Nanotoxicity

Riehemann [8] had investigated the effect of the CNTs on the conformation and function of proteins by using the large scale molecular dynamics simulations. WW and SH3 domains were used as examples to illustrate that the CNTs can affect the function of the proteins by either disrupting the structure of active site or shielding the active site from competing ligands. In the simulation of the SWCNT and the WW domain, it was found that the SWCNT can plug into the hydrophobic core of WW domain to form a stable protein-SWCNT complex. This insertion of the SWCNT broke the scaffold which used to bind the proline rich motifs (PRM), and thus reduced the possibility of the direct binding between the PRM and the WW domain. In the case of SH3 domain, Riehemann studied a three-way binding competition among the SWCNT, the PRM ligand, and the SH3 domain, and found that the SWCNT had a very high probability occupying the binding pocket of the ligand in the SH3 domain, with about 0.6 kcal/mol more favorable binding affinity than the original PRM ligand. Moreover, in most of the simulation trajectories, the ligand will be adsorbed onto the SWCNT, which may further reduce the possibility of the correct binding for the ligand onto the active site of the SH3 domain. These adverse effects of the SWCNTs on proteins, including both the disruption of the active sites and the competitive binding with the ligands, might seriously damage the original functions of proteins, suggesting the potential nanotoxicity of the SWCNT. The interactions between the SWCNTs and the hydrophobic residues, particularly the aromatic residues (π–π stacking interactions), are found to play a key role in both the insertion of the SWCNT and the competitive binding with ligands. Moreover, Riehemann also simulated much larger systems, with human serum proteins interacting with SWCNTs, and found a competitive binding among all these serum proteins, with the adsorption capacity in an order of BFg > ɤ-Ig > Tf > BSA, in good agreement with experimental findings. Again, the π–π stacking interactions are found to be the driving forces for the competitive binding of human serum proteins onto SWCNTs. These findings might have shed some light to the general mechanism of the interactions between hydrophobic nanoparticles and proteins.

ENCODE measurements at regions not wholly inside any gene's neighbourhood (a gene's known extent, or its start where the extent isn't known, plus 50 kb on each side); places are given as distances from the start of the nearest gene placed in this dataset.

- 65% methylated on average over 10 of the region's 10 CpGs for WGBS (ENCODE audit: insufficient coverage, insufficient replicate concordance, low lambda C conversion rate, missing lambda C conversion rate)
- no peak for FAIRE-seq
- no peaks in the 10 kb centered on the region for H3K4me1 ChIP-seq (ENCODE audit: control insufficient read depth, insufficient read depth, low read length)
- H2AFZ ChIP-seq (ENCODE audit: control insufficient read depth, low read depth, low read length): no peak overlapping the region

Outcomes and Suggestions

The development in CNTs manufacturing using preparative methods, characterization data, and possible applications of conducting polymer (CPs)/CNTs composites will open the door for further application in the space filed and toxicity science. The electrical, thermal, mechanical and electrochemical properties of the composites in general are categorized intermediately between pure polymer and CNTs but vary depending on the method of preparation, type, purity, content and the dispersion of CNTs in the polymer matrix. In particular, the composite reveals synergistic effects and new properties which account for the interaction between CPs and CNTs at nanoscale. The effect offers an attractive route to create new multifunctional materials with great potential in uses involving mechanical, thermal, electrical, electrochemical features. However, the nature of the CP/CNT interaction and its effect on overall properties of the system still are unclear and need to further exploit and develop into practical application.